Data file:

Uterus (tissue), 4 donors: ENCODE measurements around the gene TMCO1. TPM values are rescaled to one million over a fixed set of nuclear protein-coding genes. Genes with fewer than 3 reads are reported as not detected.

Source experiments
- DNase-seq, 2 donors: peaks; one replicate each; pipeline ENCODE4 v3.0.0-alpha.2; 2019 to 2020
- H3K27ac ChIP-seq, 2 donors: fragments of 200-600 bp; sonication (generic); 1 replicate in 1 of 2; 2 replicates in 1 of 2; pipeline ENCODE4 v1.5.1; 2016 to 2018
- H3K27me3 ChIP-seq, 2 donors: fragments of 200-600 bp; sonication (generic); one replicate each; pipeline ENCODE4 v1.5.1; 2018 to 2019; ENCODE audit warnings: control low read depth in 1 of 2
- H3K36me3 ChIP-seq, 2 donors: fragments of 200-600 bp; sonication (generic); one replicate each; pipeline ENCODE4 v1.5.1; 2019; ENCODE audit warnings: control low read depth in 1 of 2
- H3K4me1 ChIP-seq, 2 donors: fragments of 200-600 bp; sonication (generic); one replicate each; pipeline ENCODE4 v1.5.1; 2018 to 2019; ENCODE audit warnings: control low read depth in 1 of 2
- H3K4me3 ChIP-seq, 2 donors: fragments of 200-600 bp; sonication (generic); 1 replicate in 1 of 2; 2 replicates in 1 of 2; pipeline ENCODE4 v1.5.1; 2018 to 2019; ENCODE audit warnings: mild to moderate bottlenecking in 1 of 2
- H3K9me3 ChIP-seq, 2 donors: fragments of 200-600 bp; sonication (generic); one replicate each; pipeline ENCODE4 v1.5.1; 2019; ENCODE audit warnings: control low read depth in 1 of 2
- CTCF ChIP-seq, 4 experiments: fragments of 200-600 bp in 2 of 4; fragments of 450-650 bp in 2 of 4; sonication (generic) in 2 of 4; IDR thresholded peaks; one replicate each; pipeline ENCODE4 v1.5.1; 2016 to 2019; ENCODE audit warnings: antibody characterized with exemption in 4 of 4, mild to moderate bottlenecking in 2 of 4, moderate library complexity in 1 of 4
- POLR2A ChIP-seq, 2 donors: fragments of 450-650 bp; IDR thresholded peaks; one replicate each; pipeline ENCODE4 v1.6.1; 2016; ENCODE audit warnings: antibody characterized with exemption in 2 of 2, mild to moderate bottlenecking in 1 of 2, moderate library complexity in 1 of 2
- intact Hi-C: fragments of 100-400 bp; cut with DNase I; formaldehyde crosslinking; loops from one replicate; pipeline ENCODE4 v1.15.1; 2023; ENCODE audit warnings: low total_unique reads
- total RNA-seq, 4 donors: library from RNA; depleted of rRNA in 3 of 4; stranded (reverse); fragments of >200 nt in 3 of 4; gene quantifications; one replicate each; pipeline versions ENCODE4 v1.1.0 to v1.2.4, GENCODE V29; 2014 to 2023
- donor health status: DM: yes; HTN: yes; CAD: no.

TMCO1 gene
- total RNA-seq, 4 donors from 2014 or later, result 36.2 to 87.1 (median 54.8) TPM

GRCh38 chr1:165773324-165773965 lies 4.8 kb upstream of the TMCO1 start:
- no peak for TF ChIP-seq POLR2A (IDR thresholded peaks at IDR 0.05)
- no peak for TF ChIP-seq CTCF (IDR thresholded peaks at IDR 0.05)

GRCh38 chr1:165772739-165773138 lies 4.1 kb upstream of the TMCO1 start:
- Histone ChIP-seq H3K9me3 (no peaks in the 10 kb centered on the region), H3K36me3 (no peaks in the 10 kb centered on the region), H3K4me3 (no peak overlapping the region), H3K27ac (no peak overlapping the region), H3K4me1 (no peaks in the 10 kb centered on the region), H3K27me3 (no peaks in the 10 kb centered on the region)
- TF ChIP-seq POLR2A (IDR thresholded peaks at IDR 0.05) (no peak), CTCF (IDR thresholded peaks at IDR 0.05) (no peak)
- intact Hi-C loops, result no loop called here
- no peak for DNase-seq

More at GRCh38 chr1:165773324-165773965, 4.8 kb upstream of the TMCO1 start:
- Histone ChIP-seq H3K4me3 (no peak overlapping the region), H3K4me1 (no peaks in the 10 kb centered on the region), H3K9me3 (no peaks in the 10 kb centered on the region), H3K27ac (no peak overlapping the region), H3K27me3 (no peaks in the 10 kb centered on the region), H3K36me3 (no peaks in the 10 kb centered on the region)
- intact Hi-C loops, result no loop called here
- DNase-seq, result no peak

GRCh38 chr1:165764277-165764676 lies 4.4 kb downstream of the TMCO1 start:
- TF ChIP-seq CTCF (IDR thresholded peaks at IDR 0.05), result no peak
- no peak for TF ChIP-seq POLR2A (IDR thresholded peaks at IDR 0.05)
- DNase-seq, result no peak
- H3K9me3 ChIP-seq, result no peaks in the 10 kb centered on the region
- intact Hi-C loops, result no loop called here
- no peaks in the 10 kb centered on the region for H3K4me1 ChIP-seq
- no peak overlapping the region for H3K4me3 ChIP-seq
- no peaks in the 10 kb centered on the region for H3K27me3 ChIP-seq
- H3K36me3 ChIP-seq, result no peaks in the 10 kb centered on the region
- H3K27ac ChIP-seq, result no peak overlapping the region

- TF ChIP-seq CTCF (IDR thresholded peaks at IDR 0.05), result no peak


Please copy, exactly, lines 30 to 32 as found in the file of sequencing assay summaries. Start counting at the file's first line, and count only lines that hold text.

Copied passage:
- TF ChIP-seq CTCF (IDR thresholded peaks at IDR 0.05), result no peak
- no peak for TF ChIP-seq POLR2A (IDR thresholded peaks at IDR 0.05)
- DNase-seq, result no peak